The interesting fact is that I was 38 years old when I decided to start this adventure that lasted so long. I too has a passion for horses when I was younger but coming from a low income family we did not even have the ability to house are family properly so if you wanted to do anything like that you had to find a way yourself. Since i was an inner city child with no transportation to the country side I had to do with wishing and hoping something would come along. It did in the shape of a Local Mounted Police Team. They were housed in a local park that I did have access to so I often found my self there watching them train and handle their horses. I made friends with all the officers and they allowed me to groom and handle their horses from time to time. After a couple of years, one of them were getting ready to retire he took it upon himself to let me ride his well trained horse and he gave me what you call a quick study in training and riding. The few cues I learned from him allowed me to keep my passion alive until I could become an adult and fund my own needs, Yet as I grew up other things got in the way, kids, school, husband, housework, car payments, etc, and it was very difficult to really get what I wanted so I let it pass me by. I never was able to afford riding lessons at the time, but I could go to a riding stable and get on a horse and try over and over to teach my new mount what I thought would be a good lesson that was taught to me. Unfortunately that never worked either. Each time I went I got a new horse and had to start from ground zero, but so that I would not forget, I did continue to do for half of the hours ride work on what I call technique, the other half hour I just let it go and rode until my time was up.

I decided to drop everything one day, everything and move to the country where I would never look back. Thanks to a great husband, some hardworking children and my passion for horses we landed our first 18 acre farm. I don't think I was there a week before I have my first pair of horses, and within 3 months that turned to 6 and by the end of the first year we were up and running with a total of 11 horses. All ages but all Quarter Horses also. I learned from the ground up. I would ride along with my children as much as I could, I went down trails, I would set up obstacles and go through everything I could to teach myself. Right away even not being quite there I went ahead and joined a few local groups that put on local horse shows, 4H shows, anything I could do just to get out there. My kids would join their age group and I got into the adult age group and we played. My second year, I thought I was ready for the big time. I took on a small rodeo circuit that covered a tri-state area. As I mounted up the wins and trophies and my kids loved to travel with me for the weekend shows I knew I had made the right decision for myself. So...here goes my thoughts on your situation.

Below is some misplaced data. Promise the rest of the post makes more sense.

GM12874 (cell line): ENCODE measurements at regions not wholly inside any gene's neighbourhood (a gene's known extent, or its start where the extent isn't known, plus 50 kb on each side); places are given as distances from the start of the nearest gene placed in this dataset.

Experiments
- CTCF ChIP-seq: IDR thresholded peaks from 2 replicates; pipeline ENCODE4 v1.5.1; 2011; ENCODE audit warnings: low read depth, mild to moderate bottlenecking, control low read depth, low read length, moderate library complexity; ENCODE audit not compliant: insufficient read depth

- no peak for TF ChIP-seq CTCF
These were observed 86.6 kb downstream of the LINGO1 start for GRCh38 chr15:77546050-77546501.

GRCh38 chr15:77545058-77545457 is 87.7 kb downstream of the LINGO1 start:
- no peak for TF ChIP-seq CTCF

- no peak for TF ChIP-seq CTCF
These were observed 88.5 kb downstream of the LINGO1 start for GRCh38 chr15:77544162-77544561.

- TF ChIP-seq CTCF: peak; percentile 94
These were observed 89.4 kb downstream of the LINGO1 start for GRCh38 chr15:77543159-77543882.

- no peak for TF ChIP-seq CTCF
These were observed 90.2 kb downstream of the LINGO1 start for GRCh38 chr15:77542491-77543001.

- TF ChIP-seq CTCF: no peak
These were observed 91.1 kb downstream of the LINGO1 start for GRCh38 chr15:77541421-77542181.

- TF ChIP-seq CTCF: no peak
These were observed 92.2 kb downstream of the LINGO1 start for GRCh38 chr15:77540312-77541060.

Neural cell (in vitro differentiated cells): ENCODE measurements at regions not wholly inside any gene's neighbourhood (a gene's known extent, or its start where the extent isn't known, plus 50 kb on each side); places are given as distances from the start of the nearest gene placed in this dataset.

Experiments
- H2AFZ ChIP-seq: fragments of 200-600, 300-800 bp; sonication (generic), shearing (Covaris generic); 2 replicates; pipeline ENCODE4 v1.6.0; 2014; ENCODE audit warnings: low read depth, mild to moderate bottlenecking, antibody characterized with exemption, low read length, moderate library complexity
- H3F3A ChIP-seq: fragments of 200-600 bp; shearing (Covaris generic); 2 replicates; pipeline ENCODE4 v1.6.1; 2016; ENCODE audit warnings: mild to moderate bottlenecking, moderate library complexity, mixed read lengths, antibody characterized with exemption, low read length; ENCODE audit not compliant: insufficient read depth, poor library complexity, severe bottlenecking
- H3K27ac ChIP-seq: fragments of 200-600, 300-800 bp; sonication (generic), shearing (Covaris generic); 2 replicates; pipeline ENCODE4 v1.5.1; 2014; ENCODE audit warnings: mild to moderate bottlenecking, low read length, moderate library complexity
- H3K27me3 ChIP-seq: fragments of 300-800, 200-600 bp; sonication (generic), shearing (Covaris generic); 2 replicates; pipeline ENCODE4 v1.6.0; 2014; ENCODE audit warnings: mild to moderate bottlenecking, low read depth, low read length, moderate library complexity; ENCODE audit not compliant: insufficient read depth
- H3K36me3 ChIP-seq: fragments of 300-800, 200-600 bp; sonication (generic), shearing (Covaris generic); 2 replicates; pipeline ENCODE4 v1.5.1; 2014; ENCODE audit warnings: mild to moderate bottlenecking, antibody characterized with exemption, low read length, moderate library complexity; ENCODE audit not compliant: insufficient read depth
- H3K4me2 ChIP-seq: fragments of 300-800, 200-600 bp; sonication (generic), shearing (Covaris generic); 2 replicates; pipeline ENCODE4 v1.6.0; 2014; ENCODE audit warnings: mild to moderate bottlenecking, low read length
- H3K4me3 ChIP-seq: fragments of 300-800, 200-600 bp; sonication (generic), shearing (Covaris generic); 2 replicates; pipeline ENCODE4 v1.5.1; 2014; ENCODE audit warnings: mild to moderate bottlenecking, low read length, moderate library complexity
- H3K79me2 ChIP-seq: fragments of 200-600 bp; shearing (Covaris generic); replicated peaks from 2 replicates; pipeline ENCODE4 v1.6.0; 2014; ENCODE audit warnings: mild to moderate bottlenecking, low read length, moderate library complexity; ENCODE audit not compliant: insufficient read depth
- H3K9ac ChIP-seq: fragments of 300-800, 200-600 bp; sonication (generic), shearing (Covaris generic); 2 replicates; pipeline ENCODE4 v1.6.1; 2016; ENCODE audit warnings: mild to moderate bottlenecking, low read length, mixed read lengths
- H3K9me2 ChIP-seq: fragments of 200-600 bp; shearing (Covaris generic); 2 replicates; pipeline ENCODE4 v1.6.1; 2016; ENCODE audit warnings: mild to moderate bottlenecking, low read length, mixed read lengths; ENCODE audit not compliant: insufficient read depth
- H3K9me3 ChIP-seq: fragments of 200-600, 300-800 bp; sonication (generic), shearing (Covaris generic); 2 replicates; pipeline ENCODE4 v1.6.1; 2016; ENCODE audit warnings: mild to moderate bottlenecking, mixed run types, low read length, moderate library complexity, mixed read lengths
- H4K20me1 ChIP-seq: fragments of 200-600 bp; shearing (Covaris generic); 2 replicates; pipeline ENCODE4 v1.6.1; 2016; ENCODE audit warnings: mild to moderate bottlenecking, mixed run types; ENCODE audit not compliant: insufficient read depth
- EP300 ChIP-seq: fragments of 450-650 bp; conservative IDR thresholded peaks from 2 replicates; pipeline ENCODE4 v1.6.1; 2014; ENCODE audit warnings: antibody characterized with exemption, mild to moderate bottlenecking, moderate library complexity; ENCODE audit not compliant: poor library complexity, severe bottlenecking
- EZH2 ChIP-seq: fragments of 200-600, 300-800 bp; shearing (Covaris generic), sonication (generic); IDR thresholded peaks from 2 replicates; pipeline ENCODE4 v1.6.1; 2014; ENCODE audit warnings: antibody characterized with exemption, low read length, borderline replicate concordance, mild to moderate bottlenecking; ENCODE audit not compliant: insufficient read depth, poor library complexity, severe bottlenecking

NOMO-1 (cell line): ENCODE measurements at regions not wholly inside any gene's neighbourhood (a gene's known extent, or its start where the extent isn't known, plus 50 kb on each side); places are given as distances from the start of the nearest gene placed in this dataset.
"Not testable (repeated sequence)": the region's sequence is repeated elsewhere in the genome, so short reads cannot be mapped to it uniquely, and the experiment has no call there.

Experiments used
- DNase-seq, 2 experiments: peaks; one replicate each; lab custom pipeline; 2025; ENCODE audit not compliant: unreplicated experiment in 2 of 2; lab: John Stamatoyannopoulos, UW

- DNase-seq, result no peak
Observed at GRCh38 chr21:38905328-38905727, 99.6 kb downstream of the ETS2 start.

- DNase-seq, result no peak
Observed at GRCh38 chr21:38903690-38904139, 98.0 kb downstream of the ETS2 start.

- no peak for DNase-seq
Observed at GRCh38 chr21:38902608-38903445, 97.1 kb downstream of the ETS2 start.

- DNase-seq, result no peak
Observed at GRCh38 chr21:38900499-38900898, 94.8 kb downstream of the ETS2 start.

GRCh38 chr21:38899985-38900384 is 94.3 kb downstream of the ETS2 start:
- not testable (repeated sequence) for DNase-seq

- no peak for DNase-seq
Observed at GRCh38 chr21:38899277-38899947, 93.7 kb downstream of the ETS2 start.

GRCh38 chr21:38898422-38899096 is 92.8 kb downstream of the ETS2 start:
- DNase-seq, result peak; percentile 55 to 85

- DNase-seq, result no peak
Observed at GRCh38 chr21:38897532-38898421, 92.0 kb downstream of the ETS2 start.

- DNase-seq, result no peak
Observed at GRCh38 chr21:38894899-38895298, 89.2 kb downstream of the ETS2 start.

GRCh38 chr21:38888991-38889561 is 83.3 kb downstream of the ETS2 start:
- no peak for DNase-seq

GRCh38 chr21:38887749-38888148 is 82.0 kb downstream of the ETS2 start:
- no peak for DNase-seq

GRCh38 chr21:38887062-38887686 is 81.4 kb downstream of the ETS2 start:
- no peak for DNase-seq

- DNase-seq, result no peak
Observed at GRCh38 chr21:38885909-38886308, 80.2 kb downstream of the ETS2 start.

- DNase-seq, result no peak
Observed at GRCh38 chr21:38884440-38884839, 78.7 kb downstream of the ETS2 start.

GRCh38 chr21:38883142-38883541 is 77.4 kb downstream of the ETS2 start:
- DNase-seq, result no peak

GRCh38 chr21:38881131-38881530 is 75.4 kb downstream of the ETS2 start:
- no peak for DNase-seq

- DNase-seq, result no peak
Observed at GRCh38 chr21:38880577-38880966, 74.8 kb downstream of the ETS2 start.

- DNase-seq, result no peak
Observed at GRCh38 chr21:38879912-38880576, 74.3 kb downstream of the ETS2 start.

If you can find a horse to lease, lease it. Why?
a. You will get to know that horse and he will get to know you.
b. You will feel obligated to be a little more attentive to him/her since it would be yours for say.
c. You will be able to test yourself and push yourself with more confidence on a horse that you feel comfortable with and that right there will allow you to think outside the box.
d. You can take your lesson to heart and use the time in-between lessons to practice practice and practice.
e. Horses learn by repetition - We need repetition to keep our minds focused. It will do you both good.
f. Watch videos, read books, pick up things on your own. There is a big difference from a Horse Trainer and an Instructor that gives Lessons. I know many Instructors that give lessons but they themselves have never been on a horse. I know many great riders that have no ability to train a horse. Things will come in trial and error but you stepping up with excel those things and will find out if what you want is to really succeed.
g. As long as you have a well trained horse that is confident enough to do what you ask they will work with you and you will accomplish so much.


I have always loved giving lessons to young riders. I have had young girls come to me and tell me give me an experienced horse I will be your best rider, I have had tons of lessons or years of lessons. When asked: how many years, 2 maybe 3 years. I would calculate in my mind. 2 years, 52 weeks, 1 lesson a week, minus too cold day, minus sick misses, minus too hot days, maybe in a good year they got in 40 lessons, at two years that's 80 days of riding under supervision.. Hmmmm I can turn them into great little riders that look beautiful up on a horse, unless of course they are crying it's too hot or too cold to be out here.